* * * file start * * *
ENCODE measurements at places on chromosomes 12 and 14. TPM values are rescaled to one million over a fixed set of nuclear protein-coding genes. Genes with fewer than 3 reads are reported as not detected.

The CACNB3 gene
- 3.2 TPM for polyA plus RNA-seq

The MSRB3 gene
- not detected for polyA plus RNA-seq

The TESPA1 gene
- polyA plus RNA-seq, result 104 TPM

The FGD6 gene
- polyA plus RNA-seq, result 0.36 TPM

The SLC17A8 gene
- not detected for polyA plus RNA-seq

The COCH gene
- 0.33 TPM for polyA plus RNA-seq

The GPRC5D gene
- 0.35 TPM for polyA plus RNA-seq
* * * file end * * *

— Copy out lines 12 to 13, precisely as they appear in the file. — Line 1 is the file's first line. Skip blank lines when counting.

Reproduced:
The COCH gene
- 0.33 TPM for polyA plus RNA-seq